Pedro / peter / Pierre

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September 3, 2017

Twenty Second Sunday of Ordinary Time, year A

Immediately after Peter’s profession of faith, in Caesarea Philippi (Mt 16:13-20), Jesus feels the need to introduce His disciples to the mystery of the suffering that awaits Him; He knows He can feed messianic expectations far removed from the true meaning of His mission, and begins to define the boundaries of His way of conceiving the kingdom of God, His salvation. A way that is always different from what humans would expect.

Then, three times, He announces to His disciples that he will have to face a great trial, and that this trial will culminate in an infamous death, but, on the third day, He will rise again.

In the today’s Gospel, we find the first of these announcements: “Jesus began to explain to His disciples that He must go to Jerusalem and suffer much from the elders, chief priests and scribes, and be killed and resurrected on the third day” (Mt 16:21).

Jesus emphasizes first of all that He must live this passion. This verb, “must”, is an important verb.

We do not like the verb “must” very much, with its sense of constriction, lack of freedom. Jesus “must” face this death, but not as one who is forced to do something that, in heart, He does not want to do: His is a free obedience. It is the obedience of those who know that they have to walk this road if they want to love to the end. It is the free obedience of those who know this is necessary, and do not pull back, do not flee away: those who really love know that love involves some duties, because it creates links that are daily honored.

Freedom is lacking only where love is missing, and love always brings in itself a necessity, a duty, and therefore, necessarily, a death.

And a love that honors its bond to the end, cannot but rise up in the end…

Jesus therefore knows that man’s salvation depends on his obedience to the Father’s plan of love, and does not put anything in the way of the fulfillment of this will.

He does not interpose anything, not even the suffering and not even a death caused by His own people: this death will not be a scandal for Him (v. 23), will not prevent Him from loving, and will on the contrary be the place to reveal the boundless dimensions of His love for man.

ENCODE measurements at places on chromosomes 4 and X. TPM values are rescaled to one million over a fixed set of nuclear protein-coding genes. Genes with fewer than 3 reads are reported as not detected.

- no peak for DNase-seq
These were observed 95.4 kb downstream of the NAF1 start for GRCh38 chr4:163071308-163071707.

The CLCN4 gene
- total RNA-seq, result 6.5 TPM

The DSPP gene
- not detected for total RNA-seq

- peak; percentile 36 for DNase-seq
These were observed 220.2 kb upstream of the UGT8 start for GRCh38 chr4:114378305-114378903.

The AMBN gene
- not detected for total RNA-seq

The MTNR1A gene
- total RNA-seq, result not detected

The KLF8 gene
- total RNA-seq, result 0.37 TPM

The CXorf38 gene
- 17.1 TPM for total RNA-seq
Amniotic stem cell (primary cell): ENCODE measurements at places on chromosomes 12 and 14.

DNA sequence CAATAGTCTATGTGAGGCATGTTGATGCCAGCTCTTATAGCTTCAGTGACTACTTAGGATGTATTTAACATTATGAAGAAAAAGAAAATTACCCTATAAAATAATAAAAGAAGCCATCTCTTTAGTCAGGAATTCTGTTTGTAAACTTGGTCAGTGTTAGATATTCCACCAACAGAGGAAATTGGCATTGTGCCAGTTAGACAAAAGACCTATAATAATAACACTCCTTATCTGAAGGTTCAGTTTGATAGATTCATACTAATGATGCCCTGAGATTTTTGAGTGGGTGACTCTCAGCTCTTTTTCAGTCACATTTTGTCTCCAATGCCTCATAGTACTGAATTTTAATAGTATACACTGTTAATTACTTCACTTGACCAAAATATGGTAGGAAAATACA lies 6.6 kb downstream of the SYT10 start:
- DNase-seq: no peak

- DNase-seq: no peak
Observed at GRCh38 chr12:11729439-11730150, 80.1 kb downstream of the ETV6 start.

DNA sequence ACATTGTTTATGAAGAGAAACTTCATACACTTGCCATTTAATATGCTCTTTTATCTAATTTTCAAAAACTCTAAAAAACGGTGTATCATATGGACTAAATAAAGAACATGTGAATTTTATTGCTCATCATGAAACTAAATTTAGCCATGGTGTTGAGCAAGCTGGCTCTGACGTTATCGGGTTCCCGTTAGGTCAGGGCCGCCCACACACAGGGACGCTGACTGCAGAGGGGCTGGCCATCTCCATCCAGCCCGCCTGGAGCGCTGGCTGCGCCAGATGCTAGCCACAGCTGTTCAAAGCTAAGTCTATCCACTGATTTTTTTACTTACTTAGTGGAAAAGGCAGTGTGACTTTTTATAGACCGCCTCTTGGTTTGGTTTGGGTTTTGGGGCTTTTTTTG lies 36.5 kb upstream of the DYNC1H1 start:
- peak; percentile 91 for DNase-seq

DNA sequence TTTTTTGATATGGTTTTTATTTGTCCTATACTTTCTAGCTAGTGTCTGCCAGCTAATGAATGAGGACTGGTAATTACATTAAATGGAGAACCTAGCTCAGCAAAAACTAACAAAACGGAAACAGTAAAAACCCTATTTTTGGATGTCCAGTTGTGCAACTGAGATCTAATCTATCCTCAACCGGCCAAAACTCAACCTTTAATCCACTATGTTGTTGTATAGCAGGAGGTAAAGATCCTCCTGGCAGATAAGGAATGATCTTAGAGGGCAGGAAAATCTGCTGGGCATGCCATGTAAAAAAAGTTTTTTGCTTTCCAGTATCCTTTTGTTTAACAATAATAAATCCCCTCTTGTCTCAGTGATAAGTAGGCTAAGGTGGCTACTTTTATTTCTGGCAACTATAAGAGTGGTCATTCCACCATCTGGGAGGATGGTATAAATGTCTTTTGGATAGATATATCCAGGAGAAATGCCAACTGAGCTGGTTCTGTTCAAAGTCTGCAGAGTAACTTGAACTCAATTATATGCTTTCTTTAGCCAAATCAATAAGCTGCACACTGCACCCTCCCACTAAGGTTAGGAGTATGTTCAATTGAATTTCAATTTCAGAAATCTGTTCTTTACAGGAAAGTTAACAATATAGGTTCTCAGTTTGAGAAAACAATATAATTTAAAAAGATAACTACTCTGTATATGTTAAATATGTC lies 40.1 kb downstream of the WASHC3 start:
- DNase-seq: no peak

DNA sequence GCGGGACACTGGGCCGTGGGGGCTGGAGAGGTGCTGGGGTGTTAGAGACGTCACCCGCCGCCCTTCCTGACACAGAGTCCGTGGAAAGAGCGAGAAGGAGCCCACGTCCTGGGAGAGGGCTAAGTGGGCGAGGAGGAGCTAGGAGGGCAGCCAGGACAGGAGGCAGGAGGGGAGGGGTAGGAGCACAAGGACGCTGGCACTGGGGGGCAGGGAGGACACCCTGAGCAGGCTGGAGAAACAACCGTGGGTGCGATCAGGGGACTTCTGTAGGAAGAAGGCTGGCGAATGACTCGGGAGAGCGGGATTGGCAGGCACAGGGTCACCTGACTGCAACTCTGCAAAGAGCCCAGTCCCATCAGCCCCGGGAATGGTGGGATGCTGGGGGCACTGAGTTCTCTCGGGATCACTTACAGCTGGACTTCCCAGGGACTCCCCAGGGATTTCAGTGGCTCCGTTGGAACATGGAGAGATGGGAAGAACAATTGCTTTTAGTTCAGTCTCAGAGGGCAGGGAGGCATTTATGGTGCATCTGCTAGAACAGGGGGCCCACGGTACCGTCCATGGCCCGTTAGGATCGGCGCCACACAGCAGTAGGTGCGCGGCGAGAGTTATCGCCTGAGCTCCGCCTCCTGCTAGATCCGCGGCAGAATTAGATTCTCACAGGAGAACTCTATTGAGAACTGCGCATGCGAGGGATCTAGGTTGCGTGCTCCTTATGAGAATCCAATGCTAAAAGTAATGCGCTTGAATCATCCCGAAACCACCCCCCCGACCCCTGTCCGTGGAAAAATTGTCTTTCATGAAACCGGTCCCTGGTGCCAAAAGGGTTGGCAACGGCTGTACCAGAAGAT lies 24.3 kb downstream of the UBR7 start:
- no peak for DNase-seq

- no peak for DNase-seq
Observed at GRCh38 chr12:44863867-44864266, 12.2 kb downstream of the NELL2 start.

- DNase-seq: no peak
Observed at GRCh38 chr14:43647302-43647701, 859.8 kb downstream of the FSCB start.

If scandal is all that is placed in the middle, that is blocking the path, that interrupts communication, Jesus will not let Himself be scandalized by death, injustice, rejection, denial.

The only scandal Jesus can see for Himself and for His disciples is therefore not the dramatic and painful events that He will face; the only possible scandal is the thought which is not of the Father, a thought that claims that there exists a salvation that does not pass through the gift of life.

A thought that tries to put limits on love, that puts restrictions.

At the beginning of His mission, this thought had been thrown at Him by the devil, in the time of temptation (Mt 4:11).

Now, at another turning point, this same thought is expressed by Peter, who takes the Master aside and “rebukes” Him: and this attitude, Jesus calls a scandal.

Scandal is not necessarily a serious, shameful fact; scandal is also, “simply”, every reasonable thought that does not go beyond a logic that tries to save oneself before everything else. This is what impedes the way, which distracts the heart from the goal.

In the face of Jesus’ revelation, therefore, all the resistance of the disciple emerges immediately, and it is normal for it to be so: Peter is each one of us.

Jesus then simply asks Peter to rediscover his place, that of being behind the teacher, not before, not in between Jesus and the Father, as a stumbling block, a scandal. “Get behind me, Satan! You are scandalous, because you do not think according to God, but according to men!” (16:23).

He asks humility to learn a different, new logic: even this cannot be revealed by flesh and blood (Mt 16:17), but only by the Father, Who gives it to the little ones.

Peter’s place is that of every disciple, “if anyone wants to come after” the Lord (Mt 16:24), he must, like Peter, leave his own worldly logic, that of seeking life by his own strength, to enter a logic of gift, without limits.

He will receive the grace to not be scandalized by anything: there is no evil in the world – not even death – that can separate us from the Lord, that prevents us from doing the only duty that makes us humans all the way, that of loving to the end.

+ Pierbattista

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